Confessions of a Laid-off Lawyer

Just Your Average Joe Blogging Away His Debt—In One Year or Less

Day of Accounting

with one comment

Well . . . breakfast is complete.  The tea steeped and drunk already.  (And I’m about to start the coffee . . . generally don’t like coffee upon waking.)  And yet no blog.  But for good reason.

I began to blog, but then remembered that I needed my credit score and all the financial data first.  That took a bit of time and purchasing (having to pay for credit reports and scores annoys me).  So, now I begin again.  But first . . . an initial digression about the date (as the telephone just interrupted me), then another digression about money.

My mother just called to wish me happy anniversary.  Today, August 10th, is the day I was adopted, thirty-three years ago.  I’ve always known I was adopted; I do not have a specific memory of being sat down and explained the truth.  Other adopted members in my extended family found out through what’s now stereotypical means: blood tests before marriage, birth certificates, old letters, family gossip, and so on.  But my parents thought it important that both my sister and I know from an early age that we were adopted.  It speaks to their character and sheds light on the child they raised.  Yesterday my mother relayed a story told to her by my kindergarten teacher; they bumped into each other somewhere.  As the story goes, at some point during class one day–I’m unclear as to the topic of conversation–I raised my hand high and when called upon by the teacher, announced to the class, “I’m special.”  My kindergarten teacher asked me why.  I replied: “Because I’m adopted and that means I was chosen.”  Let’s just say that the distance between that innocent, honest, and a bit brazen child and me cannot be traversed in a straight-line.  But, this blog is all in an effort to get things back on track, so I kinda like that my anniversary falls on the day, a year from now, when I will be debt free.

As to my second digression:  Money is dirty.  Or so we’re taught.  I think I read this somewhere; could have been in a book . . . perhaps Rich Dad, Poor Dad by Robert T. Kiyosaki?  But the point holds much validity: from the time we’re young, American society boggles our minds with conflicting messages.  On the one hand, we’re taught by advertising and mass-marketing that we need money, and the things we buy with it, to feel good about ourselves.  Money brings power.  Money brings fame.  Money brings happiness and security.  But there’s a subtle subtext to money in our society: money is dirty.  Christians are often reminded that Jesus threw money changers out of the Temple (Matthew 21:12).  People look askance at others who pick coins up off the ground.  We’re told to wash our hands after handling money.  Money gets “laundered” to remove the dirt of its illegal origins.  We toss coins into fountains (running water) to cleanse them and then hopefully grant our wish.  Since money is dirty, we’re ashamed of it.  It’s considered uncouth to ask someone how much he earns.  Spouses keep debts (and spending) hidden from each other.  I recall watching a television show where a couple invited all their family and friends over so the couple could air their “dirty laundry” and come clean about all the debt they were carrying.  As if it were this tragic secret.  As if everyone else isn’t in a similar situation.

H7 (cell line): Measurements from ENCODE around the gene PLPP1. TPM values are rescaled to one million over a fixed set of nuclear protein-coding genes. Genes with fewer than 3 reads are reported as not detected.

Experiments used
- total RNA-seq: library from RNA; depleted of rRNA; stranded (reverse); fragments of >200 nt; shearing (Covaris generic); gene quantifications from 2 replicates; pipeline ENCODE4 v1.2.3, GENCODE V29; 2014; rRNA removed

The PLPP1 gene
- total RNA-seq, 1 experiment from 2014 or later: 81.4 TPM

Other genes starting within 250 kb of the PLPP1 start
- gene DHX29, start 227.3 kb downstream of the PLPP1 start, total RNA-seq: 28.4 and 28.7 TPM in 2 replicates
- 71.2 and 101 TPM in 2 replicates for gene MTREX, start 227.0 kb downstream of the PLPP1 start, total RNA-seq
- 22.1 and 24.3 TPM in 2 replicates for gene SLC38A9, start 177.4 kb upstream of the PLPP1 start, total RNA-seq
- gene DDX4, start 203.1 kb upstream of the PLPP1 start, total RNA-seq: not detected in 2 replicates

So, one minor goal of this blog is to come clean about my debt.  That hopefully by bringing all this out of the shadows and into the light, I will strip it of some of it’s control.

So, here goes:

Total Black: $522.45

Here’s the Breakdown:

Primary Checking: $13.21
Secondary Checking $500.00
Savings $1.84
PayPal Account: $0.00
Amazon Payments Account $7.40

Today’s FICO Score 562

I guess since today is the 10th, I will make the 10th of the month the day when I publish updated debt numbers.  Also, I can only update my FICO score monthly, not daily as originally posted, because I have to run a new report each time, which will cost like $9.95 or something.

Total Red: $235,784.28

Here’s the breakdown:

Credit Card Debt

MasterCard     $5,630.54
Visa     $7,863.00
Visa     $5,066.96
American Express $2,367.40
Raymour & Flanigan Credit Line $5,647.75

Student Loan Debt

Federal Stafford Loans: $94,504.20
Private Student Loans: $34,148.50

Back Taxes

IRS (2007): $2,230.60
IRS (2008): $27,478.73
NY State (2008): $2,846.59

And I suppose if I’m being coming completely clean about all of this, we’d have to tack on $40,000 for money borrowed from my mother and roughly $8,000 she’s carrying on one of her credit cards.

So, that means approximately $235,784.28 dollars to go until I’m debt free.  And 364 days to do it in.

One Response

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  1. Why do you have so much debt? If you were laid off from a law firm, you couldn’t possibly have been working there for very long if you have this much debt unless it was a low-paying position.


    March 12, 2010 at 03:31

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